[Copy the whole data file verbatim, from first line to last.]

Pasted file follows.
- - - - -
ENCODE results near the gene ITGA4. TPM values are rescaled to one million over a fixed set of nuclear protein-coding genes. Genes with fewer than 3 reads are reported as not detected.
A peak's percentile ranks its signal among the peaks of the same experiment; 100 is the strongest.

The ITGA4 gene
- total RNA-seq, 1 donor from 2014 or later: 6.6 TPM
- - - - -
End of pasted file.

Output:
ENCODE results near the gene ITGA4. TPM values are rescaled to one million over a fixed set of nuclear protein-coding genes. Genes with fewer than 3 reads are reported as not detected.
A peak's percentile ranks its signal among the peaks of the same experiment; 100 is the strongest.

The ITGA4 gene
- total RNA-seq, 1 donor from 2014 or later: 6.6 TPM